Hector Brito pulled his massive 5.78-pound catch from Lake Havasu on Sunday with a dropshot rig, No. 8 Aberdeen gold hook, and a nightcrawler.
“(Brito) said he thought it was a catfish,” said John Galbraith, who weighed the fish on a certified scale. “I don’t know what the genetic potential is for redear. But this record fish was not even a spawning fish. There’s some out there that are in the mid-six (pound range) easy.”
The previous record was a 5.55-pound fish caught by Bob Lawler in 2011. While certainly a state record, Brito must now wait for his fish to be confirmed as the world’s largest by the International Game Fish Association.
Wildlife officials say Lake Havasu is home to a population of unusually large sunfish because of the existence of invasive quagga mussels.
Redear sunfish, also known as shellcrackers for their habits of snacking on shellfish, are a favorite of many anglers because of their rich flavor. While they usually dine on snails, biologists have found that the fish is a useful ally against quagga mussels, which damage local ecosystems with their presence.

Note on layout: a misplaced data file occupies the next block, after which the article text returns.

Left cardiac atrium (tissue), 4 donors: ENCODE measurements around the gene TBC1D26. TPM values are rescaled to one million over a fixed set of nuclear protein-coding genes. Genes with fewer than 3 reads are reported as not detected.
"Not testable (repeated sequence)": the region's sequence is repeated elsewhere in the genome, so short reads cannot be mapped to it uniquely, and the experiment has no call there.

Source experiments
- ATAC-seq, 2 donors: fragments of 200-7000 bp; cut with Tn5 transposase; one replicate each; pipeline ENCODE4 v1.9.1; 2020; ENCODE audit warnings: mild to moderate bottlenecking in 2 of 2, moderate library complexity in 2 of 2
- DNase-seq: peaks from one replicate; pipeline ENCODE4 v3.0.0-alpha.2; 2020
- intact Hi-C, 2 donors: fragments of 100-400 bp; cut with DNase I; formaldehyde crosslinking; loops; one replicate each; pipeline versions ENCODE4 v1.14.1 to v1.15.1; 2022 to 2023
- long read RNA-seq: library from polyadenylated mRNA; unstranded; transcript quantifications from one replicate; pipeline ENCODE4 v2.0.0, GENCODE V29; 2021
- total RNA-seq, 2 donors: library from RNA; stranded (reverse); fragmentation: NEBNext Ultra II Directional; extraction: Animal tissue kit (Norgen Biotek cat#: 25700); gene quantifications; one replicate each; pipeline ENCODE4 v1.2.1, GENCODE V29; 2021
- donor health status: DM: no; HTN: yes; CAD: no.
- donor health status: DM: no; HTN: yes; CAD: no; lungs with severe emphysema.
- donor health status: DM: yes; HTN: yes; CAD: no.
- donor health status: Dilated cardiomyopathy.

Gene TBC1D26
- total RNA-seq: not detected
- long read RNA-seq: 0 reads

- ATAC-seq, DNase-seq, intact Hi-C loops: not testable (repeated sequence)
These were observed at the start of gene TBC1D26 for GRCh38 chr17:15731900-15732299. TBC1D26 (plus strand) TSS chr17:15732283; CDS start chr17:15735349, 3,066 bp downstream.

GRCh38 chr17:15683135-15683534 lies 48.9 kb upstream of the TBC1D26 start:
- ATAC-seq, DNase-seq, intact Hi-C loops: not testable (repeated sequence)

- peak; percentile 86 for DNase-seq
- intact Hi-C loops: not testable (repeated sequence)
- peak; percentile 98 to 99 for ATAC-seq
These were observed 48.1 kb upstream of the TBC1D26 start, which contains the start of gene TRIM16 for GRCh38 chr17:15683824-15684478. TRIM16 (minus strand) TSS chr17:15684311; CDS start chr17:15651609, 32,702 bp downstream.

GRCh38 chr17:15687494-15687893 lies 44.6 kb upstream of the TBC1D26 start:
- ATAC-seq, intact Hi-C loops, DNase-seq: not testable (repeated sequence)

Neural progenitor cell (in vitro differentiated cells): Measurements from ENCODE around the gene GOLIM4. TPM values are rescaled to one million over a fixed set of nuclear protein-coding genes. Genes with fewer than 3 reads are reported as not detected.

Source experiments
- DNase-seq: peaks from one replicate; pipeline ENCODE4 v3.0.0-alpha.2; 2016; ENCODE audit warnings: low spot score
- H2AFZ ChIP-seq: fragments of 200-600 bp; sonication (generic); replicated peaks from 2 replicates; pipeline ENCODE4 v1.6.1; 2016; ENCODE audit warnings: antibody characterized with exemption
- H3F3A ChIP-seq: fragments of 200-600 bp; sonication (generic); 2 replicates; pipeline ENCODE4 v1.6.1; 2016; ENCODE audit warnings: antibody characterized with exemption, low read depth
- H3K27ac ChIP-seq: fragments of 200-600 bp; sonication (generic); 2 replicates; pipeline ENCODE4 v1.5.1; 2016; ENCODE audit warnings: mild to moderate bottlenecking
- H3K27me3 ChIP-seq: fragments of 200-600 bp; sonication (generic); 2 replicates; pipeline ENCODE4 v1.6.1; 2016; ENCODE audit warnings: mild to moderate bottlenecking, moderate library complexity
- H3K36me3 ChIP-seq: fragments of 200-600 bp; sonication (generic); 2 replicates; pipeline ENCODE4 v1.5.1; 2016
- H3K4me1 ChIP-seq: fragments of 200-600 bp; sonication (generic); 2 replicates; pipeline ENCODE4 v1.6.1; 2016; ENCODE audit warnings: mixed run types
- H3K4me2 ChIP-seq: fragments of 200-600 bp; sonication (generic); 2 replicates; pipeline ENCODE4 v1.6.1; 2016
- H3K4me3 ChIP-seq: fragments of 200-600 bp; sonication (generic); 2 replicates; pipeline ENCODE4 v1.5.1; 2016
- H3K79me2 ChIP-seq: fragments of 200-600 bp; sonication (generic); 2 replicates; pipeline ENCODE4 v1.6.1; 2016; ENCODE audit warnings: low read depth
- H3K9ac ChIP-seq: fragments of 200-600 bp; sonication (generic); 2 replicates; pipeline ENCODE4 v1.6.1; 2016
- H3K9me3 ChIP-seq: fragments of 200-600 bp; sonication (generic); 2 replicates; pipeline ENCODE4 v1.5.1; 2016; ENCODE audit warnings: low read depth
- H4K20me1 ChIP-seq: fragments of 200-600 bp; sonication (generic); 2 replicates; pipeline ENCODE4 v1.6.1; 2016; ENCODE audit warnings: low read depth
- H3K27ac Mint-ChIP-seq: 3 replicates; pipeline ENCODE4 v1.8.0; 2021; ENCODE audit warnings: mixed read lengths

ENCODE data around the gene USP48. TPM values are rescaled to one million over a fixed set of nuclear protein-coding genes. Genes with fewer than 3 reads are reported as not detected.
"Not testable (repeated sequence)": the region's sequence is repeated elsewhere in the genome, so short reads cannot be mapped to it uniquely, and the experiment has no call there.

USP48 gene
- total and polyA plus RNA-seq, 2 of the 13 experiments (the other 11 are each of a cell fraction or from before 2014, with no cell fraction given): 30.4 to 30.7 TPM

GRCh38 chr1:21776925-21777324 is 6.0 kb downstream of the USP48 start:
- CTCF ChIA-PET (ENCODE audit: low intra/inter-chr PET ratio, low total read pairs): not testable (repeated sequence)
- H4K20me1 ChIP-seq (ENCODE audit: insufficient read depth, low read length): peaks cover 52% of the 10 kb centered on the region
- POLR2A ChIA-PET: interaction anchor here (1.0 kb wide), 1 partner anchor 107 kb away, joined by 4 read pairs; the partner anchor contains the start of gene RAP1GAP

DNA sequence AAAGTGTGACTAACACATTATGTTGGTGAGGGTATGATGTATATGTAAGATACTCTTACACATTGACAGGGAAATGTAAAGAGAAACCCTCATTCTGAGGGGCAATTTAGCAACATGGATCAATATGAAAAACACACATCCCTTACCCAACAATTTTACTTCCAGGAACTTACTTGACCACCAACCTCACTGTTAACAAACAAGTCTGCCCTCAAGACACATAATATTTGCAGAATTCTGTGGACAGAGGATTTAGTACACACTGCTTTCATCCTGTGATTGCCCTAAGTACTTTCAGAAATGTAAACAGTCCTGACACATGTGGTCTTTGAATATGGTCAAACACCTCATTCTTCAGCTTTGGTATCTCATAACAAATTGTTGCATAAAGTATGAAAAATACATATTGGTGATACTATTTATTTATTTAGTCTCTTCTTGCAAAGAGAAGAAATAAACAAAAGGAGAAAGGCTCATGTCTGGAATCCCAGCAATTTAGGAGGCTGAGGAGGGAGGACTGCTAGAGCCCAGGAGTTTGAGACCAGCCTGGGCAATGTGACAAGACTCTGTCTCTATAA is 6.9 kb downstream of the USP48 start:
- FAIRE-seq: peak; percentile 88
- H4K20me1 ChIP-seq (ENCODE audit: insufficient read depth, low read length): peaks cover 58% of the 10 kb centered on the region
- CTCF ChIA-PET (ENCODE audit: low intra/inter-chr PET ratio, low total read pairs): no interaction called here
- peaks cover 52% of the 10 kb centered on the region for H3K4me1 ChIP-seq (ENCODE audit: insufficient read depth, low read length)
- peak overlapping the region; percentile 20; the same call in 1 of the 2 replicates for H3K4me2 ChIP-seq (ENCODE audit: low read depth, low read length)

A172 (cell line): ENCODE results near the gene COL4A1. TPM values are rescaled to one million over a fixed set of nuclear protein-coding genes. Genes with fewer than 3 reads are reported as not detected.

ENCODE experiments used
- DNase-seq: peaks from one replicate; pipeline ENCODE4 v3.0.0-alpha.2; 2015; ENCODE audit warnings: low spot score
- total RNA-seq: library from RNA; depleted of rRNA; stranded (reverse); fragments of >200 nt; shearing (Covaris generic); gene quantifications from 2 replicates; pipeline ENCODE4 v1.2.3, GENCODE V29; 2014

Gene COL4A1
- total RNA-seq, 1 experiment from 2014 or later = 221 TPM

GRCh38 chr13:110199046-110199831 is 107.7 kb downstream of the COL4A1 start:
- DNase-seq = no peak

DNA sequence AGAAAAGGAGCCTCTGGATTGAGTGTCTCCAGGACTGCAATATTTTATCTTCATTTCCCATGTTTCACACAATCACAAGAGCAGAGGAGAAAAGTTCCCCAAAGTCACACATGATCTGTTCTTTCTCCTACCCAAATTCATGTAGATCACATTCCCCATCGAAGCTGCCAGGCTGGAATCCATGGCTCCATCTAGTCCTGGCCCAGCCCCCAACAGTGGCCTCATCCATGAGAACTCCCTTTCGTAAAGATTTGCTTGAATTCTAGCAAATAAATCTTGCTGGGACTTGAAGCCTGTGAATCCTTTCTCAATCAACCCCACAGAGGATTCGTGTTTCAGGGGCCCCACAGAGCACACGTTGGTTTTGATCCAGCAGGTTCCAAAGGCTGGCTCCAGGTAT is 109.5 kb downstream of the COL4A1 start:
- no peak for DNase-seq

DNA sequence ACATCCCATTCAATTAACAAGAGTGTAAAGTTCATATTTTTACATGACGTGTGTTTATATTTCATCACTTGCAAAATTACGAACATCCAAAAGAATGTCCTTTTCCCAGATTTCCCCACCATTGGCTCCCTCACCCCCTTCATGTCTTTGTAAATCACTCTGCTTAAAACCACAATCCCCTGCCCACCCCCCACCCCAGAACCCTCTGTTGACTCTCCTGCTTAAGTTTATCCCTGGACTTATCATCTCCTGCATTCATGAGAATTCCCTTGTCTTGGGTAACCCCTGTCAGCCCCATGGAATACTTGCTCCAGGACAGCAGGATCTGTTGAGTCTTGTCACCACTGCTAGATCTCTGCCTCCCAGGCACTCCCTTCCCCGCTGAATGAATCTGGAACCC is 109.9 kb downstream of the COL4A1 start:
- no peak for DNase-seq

Redear sunfish meander along the bottoms of lakes searching for these tasty morsels, which the fish then crack open with powerful teeth and swallow in chunks. The mussel is forced through its hardened throat, where an additional set of teeth destroy the shells.
Because of their popularity with anglers and providing little direct competition for other fish, shellcrackers have been stocked in many lakes across the nation.
Image courtesy of Arizona Game and Fish Department.
Image below from Darryl Rogers - Image Title: Pending Record Redear
Image Info: Hector Brito of Arizona holds up a possible world record redear sunfish.